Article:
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Mathematical proof is foolproof, it seems, only in the absence of fools

Brian Hayes

Wantzel's Theorem

The fact that trisection is impossible is common knowledge, but the reason it's impossible—the content of the proof—is not so widely known. Many authors mention it but few explain it. Even Underwood Dudley's splendid send-up of mathematical cranks, A Budget of Trisections, does not go through the proof step by step.

The origin and history of the proof are also somewhat shadowy. There is a lesson here for those who seek immortality by solving some trophy problem in mathematics. Trisection had been near the top of the most-wanted list for two millennia, and yet the author of the first published proof of impossibility has not earned a place in the pantheon.

That author was the French mathematician Pierre Laurent Wantzel (1814-1848), who is hardly a household name, even in mathematical households. His proof appeared in 1837. As far as I know, it has never been reprinted and has never been published in English translation. (I have posted a crude attempt at a translation on the American Scientist Web site.) Many citations of the paper give the wrong volume number, suggesting that even some of those who refer to the proof have not read it. And to pile on one further indignity, the paper itself gets the author's name wrong: He is listed as "M. L. Wantzel."

One reason for Wantzel's obscurity may be that his proof is almost unintelligible for modern readers. Later expositors offer more lucid accounts. Felix Klein, L. E. Dickson and Robert C. Yates all published versions of the proof; so did Willard Van Orman Quine, who wrote his version in response to a $100 challenge. For a thorough and accessible book-length exposition I highly recommend Abstract Algebra and Famous Impossibilities, by Arthur Jones, Sidney A. Morris and Kenneth R. Pearson.

As penance for my youthful career as a trisector, I would now like to try giving a brief sketch of the impossibility proof. The basic question is: What can you do with a straightedge and compass? You can draw lines and circles, obviously, but it turns out you can also do arithmetic. If the length of a line segment represents a number, then ruler-and-compass manipulations can add, subtract, multiply and divide such numbers, and also extract square roots. Suppose you are given a segment of length 1 to start with; what further numbers can you generate? All the integers are easy to reach; you can also get to any rational number (a ratio of integers). Square roots give access to certain irrationals; by taking square roots of square roots, you can also do fourth roots, eighth roots, and so on. But that's all you can do. There is no way to extract cube roots, fifth roots or any other roots not a power of 2—which is the crucial issue for trisection.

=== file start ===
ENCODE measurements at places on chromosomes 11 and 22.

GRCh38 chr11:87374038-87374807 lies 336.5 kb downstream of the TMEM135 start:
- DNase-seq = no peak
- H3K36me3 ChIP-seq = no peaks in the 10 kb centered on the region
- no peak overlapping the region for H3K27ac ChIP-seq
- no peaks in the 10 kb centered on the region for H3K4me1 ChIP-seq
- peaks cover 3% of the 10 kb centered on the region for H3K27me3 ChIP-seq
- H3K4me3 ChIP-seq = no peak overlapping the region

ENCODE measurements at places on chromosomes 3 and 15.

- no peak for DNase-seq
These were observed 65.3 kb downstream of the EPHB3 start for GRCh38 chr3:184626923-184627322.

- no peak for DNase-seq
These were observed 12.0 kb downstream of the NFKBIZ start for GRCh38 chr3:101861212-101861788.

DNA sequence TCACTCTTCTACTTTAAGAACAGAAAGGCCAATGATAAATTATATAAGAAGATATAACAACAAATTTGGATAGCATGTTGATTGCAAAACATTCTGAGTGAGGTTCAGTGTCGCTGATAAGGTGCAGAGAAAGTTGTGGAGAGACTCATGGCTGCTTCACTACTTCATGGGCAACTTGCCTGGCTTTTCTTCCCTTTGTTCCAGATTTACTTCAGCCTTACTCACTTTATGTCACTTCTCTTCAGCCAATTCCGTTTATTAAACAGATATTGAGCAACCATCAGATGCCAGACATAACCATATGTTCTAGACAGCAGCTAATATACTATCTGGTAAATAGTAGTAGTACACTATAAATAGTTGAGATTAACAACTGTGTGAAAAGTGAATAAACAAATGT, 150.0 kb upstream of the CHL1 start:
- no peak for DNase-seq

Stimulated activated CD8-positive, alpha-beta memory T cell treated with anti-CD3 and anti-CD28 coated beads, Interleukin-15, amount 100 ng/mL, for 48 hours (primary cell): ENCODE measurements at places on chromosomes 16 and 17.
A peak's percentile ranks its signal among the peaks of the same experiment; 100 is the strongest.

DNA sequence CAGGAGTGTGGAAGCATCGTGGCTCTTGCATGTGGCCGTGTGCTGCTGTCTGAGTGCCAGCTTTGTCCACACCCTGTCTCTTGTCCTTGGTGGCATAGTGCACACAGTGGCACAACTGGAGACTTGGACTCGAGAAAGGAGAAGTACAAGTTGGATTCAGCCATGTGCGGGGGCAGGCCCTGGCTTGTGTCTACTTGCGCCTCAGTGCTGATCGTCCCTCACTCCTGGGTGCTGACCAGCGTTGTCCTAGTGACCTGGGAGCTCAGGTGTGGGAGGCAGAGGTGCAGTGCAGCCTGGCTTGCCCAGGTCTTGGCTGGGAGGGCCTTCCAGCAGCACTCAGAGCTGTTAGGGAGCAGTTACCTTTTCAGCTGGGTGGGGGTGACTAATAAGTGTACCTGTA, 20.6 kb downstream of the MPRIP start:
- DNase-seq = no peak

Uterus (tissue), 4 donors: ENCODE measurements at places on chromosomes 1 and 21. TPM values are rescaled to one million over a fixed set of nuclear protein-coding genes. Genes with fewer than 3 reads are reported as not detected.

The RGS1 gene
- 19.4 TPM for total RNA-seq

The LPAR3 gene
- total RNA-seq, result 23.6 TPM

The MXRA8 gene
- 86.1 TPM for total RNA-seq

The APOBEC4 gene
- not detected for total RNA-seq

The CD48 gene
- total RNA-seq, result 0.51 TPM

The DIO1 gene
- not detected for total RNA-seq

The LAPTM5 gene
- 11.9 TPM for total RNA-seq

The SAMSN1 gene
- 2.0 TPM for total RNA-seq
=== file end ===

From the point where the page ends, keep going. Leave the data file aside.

A purported trisection procedure is required to take an angle qand produce q/3. Since the procedure has to work with any angle, we can refute it by exhibiting just one angle that cannot be trisected. The standard example is 60 degrees. Suppose the vertex of a 60-degree angle is at the origin, and one side corresponds to the positive x axis. Then to trisect the angle you must draw a line inclined by 20 degrees to the x axis and passing through the origin.

To draw any line, all you need is two points lying on the line. In this case you already have one point, namely the origin. Thus the entire task of trisection reduces to finding one more point lying somewhere along the 20-degree line. Surely that must be easy! After all, there are infinitely many points on the line and you only need one of them. But the proof says it can't be done.

To see the source of the difficulty we can turn to trigonometry. If we knew the sine and cosine of 20 degrees, the problem would be solved; we could simply construct the point x=cos20, y=sin20. (Of course we need the exact values; approximations from a calculator or a trig table won't help.) We do know the sine and cosine of 60 degrees: The values are Ö—3/2 and 1?2. Both of these numbers can be constructed with ruler and compass. Furthermore, formulas relate the sine and cosine of any angle qto the corresponding values for q/3. The formulas yield the following equation (where for brevity the symbol ureplaces the expression cosq/3):

cosq=4u 3-3u.

For the 60-degree angle, with cosq=1?2,the equation becomes 8u 3-6u=1.Note that this is a cubic equation. That's the nub of the problem: No process of adding, subtracting, multiplying, dividing and taking square roots will ever solve the equation for the value of u. (The hard part of the proof, which I'm not brave enough to attempt here, shows that the cubic equation cannot be reduced to one of lower degree.)

This proof, with its excursions into trigonometry and algebra, would have been alien to Euclid, but the conclusion is easily translated back into the language of geometry: Not a single point along the 20-degree line (except the origin) can be reached from the 60-degree line by ruler-and-compass methods. There is something hauntingly counterintuitive about this fact. The two lines live on the same plane; they even intersect, and yet they don't communicate. You can't get there from here. Like Hobbes, I wouldn't believe it, except the proof compels belief. I wonder if my old friend Dmytro would be convinced.

© Brian Hayes

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